True, opinion polls report that there has been an uptick in Labour support in Scotland in recent weeks. But even this ‘surge’ (more Jez than Kez, I’ll allow) only takes Labour back to where they were in 2015. When, you will recall, they lost 41 of the 42 seats they previously held in Scotland.

This, then, is the background to the First Minister’s remarks about her private conversations with the Labour leader.

SNP spinners – who seemed suspiciously prepared for this moment – immediately cited a Times report from last summer in which Dugdale said that she and Sturgeon had talked ‘at length about how horrified we were at the result of the referendum. And I pledged at that point to do everything I could, with the powers I had, to support Scotland having as strong a relationship with the rest of Europe as possible.’

It was at this point, nationalists argue, that she countenanced the idea of a second independence referendum, ‘Kezia just left that bit out’ of her account of her conversation with the first minister, said one SNP insider.

‘This is a lie’ a Labour spokesman said last night and ‘nothing but a final act of desperation from an SNP leader who knows the public has turned against her. It shows how far she is prepared to go in the hope of electing a Tory government.’

The Tories certainly hope so, leaping with glee upon Sturgeon’s claim. This just goes to show, they crowed, that only the Tories can be trusted with the Union. In seats across Scotland, if you don’t want another referendum, you have to vote Tory. You can’t put your faith in Labour, not when Dugdale’s revealed to be as weak on the issue as Jeremy Corbyn who is happy to ‘open discussions’ with the SNP over the timing and framing of a second referendum.

It is true that almost no-one really believes Corbyn is truly, deeply, opposed to a second referendum and it is also true that Dugdale has also been uncertain on the matter declaring herself, at various points, open to the idea or happy to allow her parliamentary party a free vote on the matter.

That has changed in recent months; months in which Dugdale has held to a noticeably tougher and more consistent line. The lesson of last year’s disastrous Holyrood campaign was learnt and since then Scottish Labour at least has been more disciplined on the constitutional question. Not coincidentally, Dugdale has seemed happier, and more persuasive, now that she has a fixed position.

Labour’s agony is that it is the only major party that needs the votes of people who voted Yes as well as the votes of people who voted No in 2014. Hence the desperate pleas for Scotland to ‘move on’ from the referendum and put all this appalling ‘division’ behind us.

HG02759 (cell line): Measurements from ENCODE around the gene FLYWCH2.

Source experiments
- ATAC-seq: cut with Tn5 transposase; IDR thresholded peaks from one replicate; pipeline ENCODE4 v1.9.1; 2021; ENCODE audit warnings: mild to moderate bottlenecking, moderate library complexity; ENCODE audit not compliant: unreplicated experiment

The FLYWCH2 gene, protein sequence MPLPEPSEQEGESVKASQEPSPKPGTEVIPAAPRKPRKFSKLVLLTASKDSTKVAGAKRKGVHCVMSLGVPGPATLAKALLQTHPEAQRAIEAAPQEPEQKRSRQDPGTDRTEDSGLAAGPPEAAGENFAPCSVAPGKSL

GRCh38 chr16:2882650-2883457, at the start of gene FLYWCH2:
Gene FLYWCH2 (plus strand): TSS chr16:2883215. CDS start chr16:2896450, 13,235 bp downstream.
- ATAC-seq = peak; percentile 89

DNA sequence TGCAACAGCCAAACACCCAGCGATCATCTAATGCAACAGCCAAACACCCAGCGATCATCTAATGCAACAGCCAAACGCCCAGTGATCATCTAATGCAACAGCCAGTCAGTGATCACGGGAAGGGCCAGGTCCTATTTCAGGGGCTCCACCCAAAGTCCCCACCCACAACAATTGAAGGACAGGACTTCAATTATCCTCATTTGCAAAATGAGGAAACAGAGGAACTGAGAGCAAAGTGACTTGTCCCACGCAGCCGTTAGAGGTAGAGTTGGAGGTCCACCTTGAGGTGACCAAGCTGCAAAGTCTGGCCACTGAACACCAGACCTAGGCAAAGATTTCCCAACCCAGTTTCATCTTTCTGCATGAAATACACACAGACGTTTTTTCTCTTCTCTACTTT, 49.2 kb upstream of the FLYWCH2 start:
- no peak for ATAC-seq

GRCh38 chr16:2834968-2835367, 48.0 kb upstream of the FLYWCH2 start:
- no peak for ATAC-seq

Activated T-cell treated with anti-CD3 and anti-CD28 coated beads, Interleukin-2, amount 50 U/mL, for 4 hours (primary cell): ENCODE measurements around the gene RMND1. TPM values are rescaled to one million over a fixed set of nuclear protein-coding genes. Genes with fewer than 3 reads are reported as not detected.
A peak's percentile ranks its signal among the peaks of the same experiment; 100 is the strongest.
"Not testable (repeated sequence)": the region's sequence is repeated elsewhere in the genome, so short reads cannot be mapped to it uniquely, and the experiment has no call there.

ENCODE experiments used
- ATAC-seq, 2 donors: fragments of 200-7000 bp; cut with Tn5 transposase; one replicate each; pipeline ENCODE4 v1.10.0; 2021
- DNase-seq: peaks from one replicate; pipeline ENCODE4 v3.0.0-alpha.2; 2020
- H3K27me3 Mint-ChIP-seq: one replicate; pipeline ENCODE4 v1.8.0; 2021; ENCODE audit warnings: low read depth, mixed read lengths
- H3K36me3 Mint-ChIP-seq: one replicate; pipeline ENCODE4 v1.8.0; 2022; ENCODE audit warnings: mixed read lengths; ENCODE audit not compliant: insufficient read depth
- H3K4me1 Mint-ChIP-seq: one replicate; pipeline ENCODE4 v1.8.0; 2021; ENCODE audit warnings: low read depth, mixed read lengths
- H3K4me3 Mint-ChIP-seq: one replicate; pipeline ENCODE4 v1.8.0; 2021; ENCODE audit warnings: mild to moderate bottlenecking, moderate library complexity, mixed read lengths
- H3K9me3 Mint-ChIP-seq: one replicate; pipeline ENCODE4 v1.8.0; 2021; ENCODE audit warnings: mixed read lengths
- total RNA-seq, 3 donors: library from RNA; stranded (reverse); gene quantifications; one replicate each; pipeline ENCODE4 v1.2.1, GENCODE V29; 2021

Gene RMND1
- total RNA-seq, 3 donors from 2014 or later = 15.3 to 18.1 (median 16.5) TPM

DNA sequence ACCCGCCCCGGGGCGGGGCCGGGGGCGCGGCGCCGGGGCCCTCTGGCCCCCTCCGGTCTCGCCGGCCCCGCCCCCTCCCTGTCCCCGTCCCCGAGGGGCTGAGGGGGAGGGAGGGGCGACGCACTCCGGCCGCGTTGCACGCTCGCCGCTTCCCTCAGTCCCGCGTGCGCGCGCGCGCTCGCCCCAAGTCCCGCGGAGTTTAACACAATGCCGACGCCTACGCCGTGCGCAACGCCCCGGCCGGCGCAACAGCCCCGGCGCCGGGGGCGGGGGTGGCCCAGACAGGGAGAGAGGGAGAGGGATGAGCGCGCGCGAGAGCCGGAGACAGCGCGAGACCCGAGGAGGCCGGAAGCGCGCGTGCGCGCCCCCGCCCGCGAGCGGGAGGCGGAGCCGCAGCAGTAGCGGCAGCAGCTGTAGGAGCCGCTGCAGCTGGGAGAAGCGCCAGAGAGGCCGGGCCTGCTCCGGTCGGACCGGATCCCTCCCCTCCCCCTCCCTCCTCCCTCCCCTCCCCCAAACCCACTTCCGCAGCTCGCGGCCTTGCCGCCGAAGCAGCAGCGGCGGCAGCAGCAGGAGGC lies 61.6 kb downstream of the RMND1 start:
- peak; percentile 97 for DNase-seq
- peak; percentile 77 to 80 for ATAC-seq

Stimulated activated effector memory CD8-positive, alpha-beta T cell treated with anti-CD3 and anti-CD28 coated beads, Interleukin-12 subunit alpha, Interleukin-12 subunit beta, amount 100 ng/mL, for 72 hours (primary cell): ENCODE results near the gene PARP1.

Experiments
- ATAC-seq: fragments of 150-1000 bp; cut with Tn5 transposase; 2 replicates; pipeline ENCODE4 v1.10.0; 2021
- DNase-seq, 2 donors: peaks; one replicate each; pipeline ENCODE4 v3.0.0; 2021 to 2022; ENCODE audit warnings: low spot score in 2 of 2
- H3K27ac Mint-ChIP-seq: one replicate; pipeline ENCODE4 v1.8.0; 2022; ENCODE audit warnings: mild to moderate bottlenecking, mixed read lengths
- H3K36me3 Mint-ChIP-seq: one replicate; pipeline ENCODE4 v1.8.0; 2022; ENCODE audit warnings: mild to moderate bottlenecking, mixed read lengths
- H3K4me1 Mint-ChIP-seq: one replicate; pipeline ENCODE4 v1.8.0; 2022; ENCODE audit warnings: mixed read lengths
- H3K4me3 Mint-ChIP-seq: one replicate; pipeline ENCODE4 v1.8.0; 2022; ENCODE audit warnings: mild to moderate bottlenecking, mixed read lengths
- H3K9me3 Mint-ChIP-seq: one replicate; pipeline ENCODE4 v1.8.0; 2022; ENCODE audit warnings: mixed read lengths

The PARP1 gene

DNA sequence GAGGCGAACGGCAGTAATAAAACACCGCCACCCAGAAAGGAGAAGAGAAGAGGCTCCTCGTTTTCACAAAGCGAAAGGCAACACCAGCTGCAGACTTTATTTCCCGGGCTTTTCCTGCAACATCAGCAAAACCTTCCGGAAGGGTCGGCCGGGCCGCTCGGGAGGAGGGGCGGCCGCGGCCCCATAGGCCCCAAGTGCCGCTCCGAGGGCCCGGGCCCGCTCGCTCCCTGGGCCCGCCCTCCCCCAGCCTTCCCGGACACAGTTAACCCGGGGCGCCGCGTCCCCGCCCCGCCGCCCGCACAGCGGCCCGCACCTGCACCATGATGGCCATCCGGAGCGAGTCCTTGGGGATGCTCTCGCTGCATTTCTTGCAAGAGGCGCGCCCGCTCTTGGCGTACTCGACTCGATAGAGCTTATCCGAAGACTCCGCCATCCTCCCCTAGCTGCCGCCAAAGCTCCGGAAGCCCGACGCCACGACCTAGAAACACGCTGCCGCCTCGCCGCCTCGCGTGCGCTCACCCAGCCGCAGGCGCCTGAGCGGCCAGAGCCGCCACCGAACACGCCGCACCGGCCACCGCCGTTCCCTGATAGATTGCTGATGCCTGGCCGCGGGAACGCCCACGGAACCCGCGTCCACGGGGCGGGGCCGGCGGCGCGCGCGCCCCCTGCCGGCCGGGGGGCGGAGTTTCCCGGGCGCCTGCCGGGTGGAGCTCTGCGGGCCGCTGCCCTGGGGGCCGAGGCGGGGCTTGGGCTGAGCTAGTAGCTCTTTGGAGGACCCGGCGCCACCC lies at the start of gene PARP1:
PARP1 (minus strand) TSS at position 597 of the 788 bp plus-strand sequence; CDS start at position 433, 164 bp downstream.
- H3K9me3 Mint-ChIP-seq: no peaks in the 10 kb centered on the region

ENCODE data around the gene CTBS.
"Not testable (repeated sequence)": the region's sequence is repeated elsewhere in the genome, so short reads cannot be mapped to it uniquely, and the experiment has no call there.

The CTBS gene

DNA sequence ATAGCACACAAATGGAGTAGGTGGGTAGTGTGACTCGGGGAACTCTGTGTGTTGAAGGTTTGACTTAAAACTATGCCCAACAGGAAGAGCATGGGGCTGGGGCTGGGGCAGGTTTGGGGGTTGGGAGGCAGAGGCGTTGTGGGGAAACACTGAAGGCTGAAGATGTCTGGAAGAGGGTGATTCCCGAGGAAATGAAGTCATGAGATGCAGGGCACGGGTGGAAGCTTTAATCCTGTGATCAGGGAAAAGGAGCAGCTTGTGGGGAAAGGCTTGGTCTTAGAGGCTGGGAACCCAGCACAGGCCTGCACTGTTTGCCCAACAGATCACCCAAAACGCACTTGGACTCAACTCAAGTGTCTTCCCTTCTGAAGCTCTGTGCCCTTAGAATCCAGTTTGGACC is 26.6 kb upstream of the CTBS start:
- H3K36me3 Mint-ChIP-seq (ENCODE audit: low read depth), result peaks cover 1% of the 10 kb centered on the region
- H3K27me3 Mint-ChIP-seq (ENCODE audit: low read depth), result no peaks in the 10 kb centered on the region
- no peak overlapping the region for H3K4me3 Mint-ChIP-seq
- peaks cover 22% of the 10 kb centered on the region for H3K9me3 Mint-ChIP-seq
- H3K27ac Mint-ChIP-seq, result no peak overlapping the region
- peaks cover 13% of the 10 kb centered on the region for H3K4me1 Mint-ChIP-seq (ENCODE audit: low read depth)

But the country is not ready to move on. Most polls suggest that while support for the SNP may have slipped, support for independence remains around the 45 percent it was in 2014. And it is the only issue upon which everyone has a firm opinion. An Ipsos MORI poll last week reported that just three percent of Scots don’t know whether they favour an independent Scotland or a Union Scotland.

And Labour, now a more Unionist party than it has ever been, cannot win back Yes voters without alienating No voters. Independence, Dugdale says, is the issue raised most frequently on Scotland’s well-trodden doorsteps. And her voters don’t want another referendum.

Nicola Sturgeon knows this. Which is why she was happy to torpedo Dugdale this evening. It was a remark and a moment that cannot possibly help Labour but could easily help the Conservatives. The first minister is not a stupid or a foolish lady. She knew what she was doing.

The complete and final destruction of the Scottish Labour movement might not be an essential precursor to independence but making Scottish politics a fight between the SNP and the Tories is something that the nationalists believe helps them in the long-run.

The Tories, of course, are happy for play this game too, sharpening the divide between Unionist and nationalist until such point as Scottish politics becomes just a two horse town. That’s helpful in the short-term for the Conservatives but a risky gamble or proposition looking further down the line.

Meanwhile, having spent much of the election campaign making the laughable suggestion Thursday’s vote has nothing to do with independence, Nicola Sturgeon has ensured that it finishes with a rammy that’s entirely about independence. Fancy that.

Not for the first or, I fear, the last time I find myself thinking ‘poor Kezia Dugdale’.

Written byAlex Massie

Alex Massie is Scotland Editor of The Spectator. He also writes a column for The Times and is a regular contributor to the Scottish Daily Mail, The Scotsman and other publications.